All You Need to Know to Start Your Own Capsule Wardrobe

The sustaintable lifestyle is a trend. And it doesn't only talk about buying clothes that do not have a history with analogue slavery work. But also about how we have to think about our impact on Earth.

If we are aware that we do not need that much pieces of clothes, then why don't we change our habits? This is one of the thoughts proposed by the ones who have a "capsule wardrobe", which consists on strategically keeping only the clothes we will efectivelly wear on the day-to-day routine.

You will never struggle to choose an outfit anymore (and will help the planet)

Image Source: Godisable Jacob from Pexels

The idea might even sound impossible for you, who can't even donate that dress you bought in 2009. But I promise it is viable and will only improve your life. Because with a few clothes, and thinking that most of them will fit each other, it will be easy to choose your outfit in the morning.

Spoiler: it will come a time when you will know by heart if that blouse goes with that skirt and heel. Not to mention that you will stop spending half your income in the shopping mall. Beyond that, our planet will thank you a dozens of times for your choice. The fashion industry still counts with a series of polluter processes during its production, such as the use of pesticies when planting cotton and the fabric dyeing.

Even though there is no data to translate these facts in numbers, it's been years activists and environmentalists are warning us about this problem. To blame the consumers is not the best way to deal with the siuation, however, we can dream with a better future if we adopt more suntainable habits and show the producers that we do care about it.

A perfect capsule wardrobe in five easy steps

Image Source: Mica Asato from Pexels

If you're still not convinced or need a little push, here are five amazing tips to change, for good, your way of consuming fashion.

  1. Find your style and donate everything that does not fit it

  2. Elect your key-colors and use them as a motto

  3. Always remember your old clothes when buying new ones

  4. Invest on key-pieces, which does not mean boring-pieces

  5. Play with your closet and find new amazing ways to combine your pieces

Needing more inspo? Then get to know the history of Daniela Kopsch

Image Source: Daniela Kopsch in Less Is The New Black, her blog

Daniela is a journalist who decided, many years ago, to only use 50 pieces of clothing within one year, without buying any other clothe during the period.

HC: How was it to reduce your closet from 200 to 50 pieces in a society that encourages the consumerism?

DK: At once. Once I was decided, I only kept what could fit a bag and that was it. We are pretty attached to material stuff, that is why I believe that if the process takes too long, you might feel discouraged and decide to give up. A weekend is enough to organize your closed and to keep only what you actually wear. In the beginning I was feeling insecure and did not know if that would work. It is normal to think that will not be enough. But the truth is the oposite. Clothes are more used because they get more organized and acessible. It changes the way we relate to things. You stop treating it as disposible objects and start thinking long term. This change is pretty positive, this is why I recommend it to everyone.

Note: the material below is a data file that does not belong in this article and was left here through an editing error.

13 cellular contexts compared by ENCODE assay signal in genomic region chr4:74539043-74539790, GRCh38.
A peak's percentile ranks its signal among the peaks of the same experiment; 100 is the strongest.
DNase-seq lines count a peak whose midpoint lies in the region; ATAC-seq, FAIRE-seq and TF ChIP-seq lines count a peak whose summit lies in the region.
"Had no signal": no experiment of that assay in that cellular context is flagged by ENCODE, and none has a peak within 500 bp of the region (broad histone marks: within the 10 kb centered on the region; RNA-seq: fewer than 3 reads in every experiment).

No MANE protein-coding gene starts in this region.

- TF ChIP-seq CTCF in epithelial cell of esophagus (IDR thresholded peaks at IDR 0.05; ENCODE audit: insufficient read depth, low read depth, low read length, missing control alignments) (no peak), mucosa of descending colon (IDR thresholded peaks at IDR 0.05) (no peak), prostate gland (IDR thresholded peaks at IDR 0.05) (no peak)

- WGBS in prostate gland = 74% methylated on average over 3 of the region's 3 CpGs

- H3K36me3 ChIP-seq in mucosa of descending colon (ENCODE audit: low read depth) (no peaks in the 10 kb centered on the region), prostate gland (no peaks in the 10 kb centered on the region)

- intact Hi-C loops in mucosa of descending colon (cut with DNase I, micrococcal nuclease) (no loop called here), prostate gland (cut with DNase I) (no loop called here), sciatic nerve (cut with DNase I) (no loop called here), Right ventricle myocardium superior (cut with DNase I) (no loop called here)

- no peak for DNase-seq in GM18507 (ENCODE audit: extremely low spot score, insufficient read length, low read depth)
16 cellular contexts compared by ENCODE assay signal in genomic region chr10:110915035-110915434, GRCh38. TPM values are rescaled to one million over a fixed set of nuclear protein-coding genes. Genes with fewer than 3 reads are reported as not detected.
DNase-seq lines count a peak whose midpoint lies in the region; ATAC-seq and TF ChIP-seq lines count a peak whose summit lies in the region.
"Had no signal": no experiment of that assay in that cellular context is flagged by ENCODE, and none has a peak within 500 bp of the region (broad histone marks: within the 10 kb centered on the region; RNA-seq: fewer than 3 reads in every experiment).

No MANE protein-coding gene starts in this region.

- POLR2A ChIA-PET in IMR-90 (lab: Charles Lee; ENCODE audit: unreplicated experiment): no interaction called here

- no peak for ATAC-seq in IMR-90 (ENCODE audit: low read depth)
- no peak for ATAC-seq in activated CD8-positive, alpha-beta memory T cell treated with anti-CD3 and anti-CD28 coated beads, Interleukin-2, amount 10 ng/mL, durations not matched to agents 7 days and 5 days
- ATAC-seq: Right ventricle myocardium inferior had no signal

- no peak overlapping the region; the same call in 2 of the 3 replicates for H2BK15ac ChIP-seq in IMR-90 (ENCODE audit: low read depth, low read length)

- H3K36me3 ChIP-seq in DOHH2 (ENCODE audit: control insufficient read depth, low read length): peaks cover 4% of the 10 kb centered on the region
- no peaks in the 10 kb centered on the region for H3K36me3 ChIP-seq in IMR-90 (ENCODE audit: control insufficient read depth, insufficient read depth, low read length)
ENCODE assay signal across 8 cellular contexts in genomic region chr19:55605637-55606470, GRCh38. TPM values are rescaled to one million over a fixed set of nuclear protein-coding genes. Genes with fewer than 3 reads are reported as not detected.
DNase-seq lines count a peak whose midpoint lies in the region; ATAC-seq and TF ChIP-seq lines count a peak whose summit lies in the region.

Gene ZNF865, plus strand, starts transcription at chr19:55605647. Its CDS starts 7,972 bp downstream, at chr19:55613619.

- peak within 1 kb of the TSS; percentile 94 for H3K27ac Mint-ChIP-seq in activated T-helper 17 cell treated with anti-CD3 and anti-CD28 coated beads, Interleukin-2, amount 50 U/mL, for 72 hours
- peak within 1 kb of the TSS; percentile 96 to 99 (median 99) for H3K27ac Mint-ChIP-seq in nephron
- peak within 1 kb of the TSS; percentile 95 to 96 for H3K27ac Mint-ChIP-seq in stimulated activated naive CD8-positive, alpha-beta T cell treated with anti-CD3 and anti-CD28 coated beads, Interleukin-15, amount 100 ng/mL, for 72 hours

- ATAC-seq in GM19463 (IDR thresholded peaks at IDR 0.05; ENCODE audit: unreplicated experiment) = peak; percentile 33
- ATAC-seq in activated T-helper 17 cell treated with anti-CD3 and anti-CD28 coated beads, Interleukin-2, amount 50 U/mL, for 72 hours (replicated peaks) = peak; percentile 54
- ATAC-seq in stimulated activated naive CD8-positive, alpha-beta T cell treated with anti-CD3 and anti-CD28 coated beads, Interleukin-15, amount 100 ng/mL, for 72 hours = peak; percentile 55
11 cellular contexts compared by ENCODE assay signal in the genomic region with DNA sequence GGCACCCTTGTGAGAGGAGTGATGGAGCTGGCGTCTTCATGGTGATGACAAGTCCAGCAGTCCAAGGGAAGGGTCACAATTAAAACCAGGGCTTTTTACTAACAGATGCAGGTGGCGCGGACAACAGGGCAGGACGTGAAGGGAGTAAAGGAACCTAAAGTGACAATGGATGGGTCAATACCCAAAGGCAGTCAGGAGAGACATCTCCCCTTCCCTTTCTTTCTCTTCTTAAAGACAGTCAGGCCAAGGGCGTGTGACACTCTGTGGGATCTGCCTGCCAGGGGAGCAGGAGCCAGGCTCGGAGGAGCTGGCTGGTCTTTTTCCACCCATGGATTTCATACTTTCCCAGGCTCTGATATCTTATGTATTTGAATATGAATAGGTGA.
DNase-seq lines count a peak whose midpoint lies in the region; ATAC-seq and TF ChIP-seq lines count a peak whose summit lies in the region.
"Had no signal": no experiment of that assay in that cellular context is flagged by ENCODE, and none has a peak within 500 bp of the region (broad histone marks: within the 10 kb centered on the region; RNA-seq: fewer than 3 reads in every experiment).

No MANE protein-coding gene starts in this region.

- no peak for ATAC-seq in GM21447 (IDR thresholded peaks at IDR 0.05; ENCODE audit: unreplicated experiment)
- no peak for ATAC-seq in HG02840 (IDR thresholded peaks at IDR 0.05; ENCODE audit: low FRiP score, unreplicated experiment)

HC: After deciding to spend a year without new clothes, was there any moment when you though about ending the challenge to buy new pieces?

DK: In the beginning it was hard, mainly in the first three months. During this period I held myselft not to direct the will to buy new things to other "allowed" items, such as books and home stuff. Consumerism is a terrible habit. In a boring or bad day, for an example, buying means getting something new, bringing fast joy. That is why it is so hard to resist. The only way to scape it is making this process a conscious one. Realizing that to buy is not a real need and that its benefits are ephemeral.

HC: Do you see yourself as an activist in the area, trying to warn others to embrance a more sustainable consumption?

DK: I did not see it like that in the beginning. I started with a private experience, but the blog attracted the interest of a lot of people who were also rethinking their consumption habits, so it was an interesting interchange. Now that the challenge is over, I'm happy to share this experience and to motivate other people to try too. As soon as the one year challenge was ending, I dedice to keep the blog with the same goal. I believe we still have to think a lot about how the conscious consumption can improve our lives and the world.

HC: In your opinion, journalism vehicles that talk with the feminine public can help building a more conscient fashion consumption?

DK: The publicity and marketing jobs are to stimulate the consumerism, and our media commercial model is mainly based on publicity. This is why building the stereotype of the consumerist woman is strongly based, and to bring it down is not an easy task. As a journalist, I study communication trends and image that our future is going to more alternative and colaborative directions. In these space, it will be possible to expand and improve the quality of the content for the female public. The sustainable consumption is a matter that empowers women, that makes us more selfconfident and less of a "fashion victim". Self esteem is the best weapon agains consumerism. 

Beyond that, the conscious consumption helps our financial health and allows us to plan our future in a better way. Spending less with impulsive shopping, you have more money to invest on courses and trips. It all is self development. It is not only related to fashion or finances, but a whole life improvement.